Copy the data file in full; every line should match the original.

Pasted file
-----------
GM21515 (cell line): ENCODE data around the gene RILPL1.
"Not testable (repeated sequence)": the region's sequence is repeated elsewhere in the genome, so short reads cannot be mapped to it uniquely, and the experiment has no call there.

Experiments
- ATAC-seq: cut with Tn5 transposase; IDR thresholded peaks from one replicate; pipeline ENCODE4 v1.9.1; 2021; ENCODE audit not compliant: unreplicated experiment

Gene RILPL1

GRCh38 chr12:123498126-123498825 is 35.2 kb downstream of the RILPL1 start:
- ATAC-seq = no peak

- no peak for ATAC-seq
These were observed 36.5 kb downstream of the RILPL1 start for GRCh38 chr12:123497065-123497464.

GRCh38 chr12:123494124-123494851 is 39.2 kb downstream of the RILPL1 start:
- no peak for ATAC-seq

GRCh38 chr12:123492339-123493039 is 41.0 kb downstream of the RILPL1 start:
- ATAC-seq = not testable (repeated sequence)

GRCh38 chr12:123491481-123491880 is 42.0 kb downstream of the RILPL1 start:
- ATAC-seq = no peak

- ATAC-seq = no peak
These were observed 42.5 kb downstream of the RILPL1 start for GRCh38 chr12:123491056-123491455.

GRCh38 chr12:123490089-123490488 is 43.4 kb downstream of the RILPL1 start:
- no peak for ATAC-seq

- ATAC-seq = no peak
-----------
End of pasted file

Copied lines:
GM21515 (cell line): ENCODE data around the gene RILPL1.
"Not testable (repeated sequence)": the region's sequence is repeated elsewhere in the genome, so short reads cannot be mapped to it uniquely, and the experiment has no call there.

Experiments
- ATAC-seq: cut with Tn5 transposase; IDR thresholded peaks from one replicate; pipeline ENCODE4 v1.9.1; 2021; ENCODE audit not compliant: unreplicated experiment

Gene RILPL1

GRCh38 chr12:123498126-123498825 is 35.2 kb downstream of the RILPL1 start:
- ATAC-seq = no peak

- no peak for ATAC-seq
These were observed 36.5 kb downstream of the RILPL1 start for GRCh38 chr12:123497065-123497464.

GRCh38 chr12:123494124-123494851 is 39.2 kb downstream of the RILPL1 start:
- no peak for ATAC-seq

GRCh38 chr12:123492339-123493039 is 41.0 kb downstream of the RILPL1 start:
- ATAC-seq = not testable (repeated sequence)

GRCh38 chr12:123491481-123491880 is 42.0 kb downstream of the RILPL1 start:
- ATAC-seq = no peak

- ATAC-seq = no peak
These were observed 42.5 kb downstream of the RILPL1 start for GRCh38 chr12:123491056-123491455.

GRCh38 chr12:123490089-123490488 is 43.4 kb downstream of the RILPL1 start:
- no peak for ATAC-seq

- ATAC-seq = no peak